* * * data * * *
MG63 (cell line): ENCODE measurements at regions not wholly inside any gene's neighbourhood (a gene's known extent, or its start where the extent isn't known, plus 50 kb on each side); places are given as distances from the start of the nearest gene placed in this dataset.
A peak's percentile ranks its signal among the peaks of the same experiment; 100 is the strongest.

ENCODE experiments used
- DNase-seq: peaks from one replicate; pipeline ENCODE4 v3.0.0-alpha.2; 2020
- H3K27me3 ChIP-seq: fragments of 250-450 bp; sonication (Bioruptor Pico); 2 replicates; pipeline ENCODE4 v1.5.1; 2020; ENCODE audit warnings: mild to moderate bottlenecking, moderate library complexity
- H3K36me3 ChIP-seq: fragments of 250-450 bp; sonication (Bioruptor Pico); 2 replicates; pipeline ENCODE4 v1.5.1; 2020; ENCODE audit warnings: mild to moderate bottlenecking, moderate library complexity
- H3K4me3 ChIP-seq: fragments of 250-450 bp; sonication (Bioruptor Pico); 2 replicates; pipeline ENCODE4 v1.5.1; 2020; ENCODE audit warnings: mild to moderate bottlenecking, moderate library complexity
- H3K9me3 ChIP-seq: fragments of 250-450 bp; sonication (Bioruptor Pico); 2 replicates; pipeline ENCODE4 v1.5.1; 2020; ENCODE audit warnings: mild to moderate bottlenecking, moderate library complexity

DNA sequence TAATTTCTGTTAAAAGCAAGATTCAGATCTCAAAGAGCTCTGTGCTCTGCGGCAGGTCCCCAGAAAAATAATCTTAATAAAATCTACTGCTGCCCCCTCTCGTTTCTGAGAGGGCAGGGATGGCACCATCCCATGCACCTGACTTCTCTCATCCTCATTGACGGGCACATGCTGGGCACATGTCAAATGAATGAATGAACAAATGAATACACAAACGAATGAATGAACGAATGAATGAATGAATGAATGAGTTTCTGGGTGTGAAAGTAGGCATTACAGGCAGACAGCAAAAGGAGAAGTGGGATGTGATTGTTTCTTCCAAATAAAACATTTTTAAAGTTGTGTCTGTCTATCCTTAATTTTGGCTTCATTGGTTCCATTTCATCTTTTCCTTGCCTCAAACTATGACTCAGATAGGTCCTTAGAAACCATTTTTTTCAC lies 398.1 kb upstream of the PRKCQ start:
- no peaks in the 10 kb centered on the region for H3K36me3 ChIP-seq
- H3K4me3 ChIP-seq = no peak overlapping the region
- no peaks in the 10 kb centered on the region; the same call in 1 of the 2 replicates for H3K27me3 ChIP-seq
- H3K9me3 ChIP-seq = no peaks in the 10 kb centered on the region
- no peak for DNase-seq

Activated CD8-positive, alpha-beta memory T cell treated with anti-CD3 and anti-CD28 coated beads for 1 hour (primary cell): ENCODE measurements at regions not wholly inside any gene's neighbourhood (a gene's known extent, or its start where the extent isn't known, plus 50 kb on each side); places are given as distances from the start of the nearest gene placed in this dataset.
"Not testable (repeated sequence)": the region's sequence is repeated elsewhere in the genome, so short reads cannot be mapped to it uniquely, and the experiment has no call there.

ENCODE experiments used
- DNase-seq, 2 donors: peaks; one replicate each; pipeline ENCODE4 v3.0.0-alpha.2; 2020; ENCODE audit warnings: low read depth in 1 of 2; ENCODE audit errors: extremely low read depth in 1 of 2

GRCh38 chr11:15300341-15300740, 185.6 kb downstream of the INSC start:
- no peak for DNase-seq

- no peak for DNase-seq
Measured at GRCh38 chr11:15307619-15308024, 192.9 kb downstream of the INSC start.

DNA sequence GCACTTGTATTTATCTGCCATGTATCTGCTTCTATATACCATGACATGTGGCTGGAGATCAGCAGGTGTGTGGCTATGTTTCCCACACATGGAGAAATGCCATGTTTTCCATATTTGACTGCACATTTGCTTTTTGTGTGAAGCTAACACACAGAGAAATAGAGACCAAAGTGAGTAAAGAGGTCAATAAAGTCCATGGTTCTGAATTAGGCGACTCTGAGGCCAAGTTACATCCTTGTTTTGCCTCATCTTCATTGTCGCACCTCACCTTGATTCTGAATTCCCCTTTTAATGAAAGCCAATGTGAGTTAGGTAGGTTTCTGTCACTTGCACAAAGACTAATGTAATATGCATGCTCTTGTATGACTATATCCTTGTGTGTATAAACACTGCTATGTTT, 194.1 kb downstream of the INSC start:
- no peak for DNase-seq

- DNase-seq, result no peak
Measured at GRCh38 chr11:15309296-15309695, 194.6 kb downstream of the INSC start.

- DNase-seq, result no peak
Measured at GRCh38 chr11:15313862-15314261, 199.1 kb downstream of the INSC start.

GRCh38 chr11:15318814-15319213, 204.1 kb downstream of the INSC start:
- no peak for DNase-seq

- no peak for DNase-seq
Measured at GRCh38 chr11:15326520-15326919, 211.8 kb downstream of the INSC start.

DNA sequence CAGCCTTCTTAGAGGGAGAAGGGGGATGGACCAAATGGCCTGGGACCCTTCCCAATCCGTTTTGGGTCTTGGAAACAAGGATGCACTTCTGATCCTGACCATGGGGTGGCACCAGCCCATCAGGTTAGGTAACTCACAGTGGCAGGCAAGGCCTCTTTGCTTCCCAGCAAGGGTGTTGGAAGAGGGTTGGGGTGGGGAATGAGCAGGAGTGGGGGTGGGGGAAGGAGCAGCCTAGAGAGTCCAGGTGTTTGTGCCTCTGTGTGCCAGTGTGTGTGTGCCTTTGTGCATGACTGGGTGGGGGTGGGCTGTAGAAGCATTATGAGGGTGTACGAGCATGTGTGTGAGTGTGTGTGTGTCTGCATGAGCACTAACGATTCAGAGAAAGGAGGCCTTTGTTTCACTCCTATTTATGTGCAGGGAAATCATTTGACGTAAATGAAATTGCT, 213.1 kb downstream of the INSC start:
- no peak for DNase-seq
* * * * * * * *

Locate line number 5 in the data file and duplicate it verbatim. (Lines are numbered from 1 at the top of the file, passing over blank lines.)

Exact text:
- H3K27me3 ChIP-seq: fragments of 250-450 bp; sonication (Bioruptor Pico); 2 replicates; pipeline ENCODE4 v1.5.1; 2020; ENCODE audit warnings: mild to moderate bottlenecking, moderate library complexity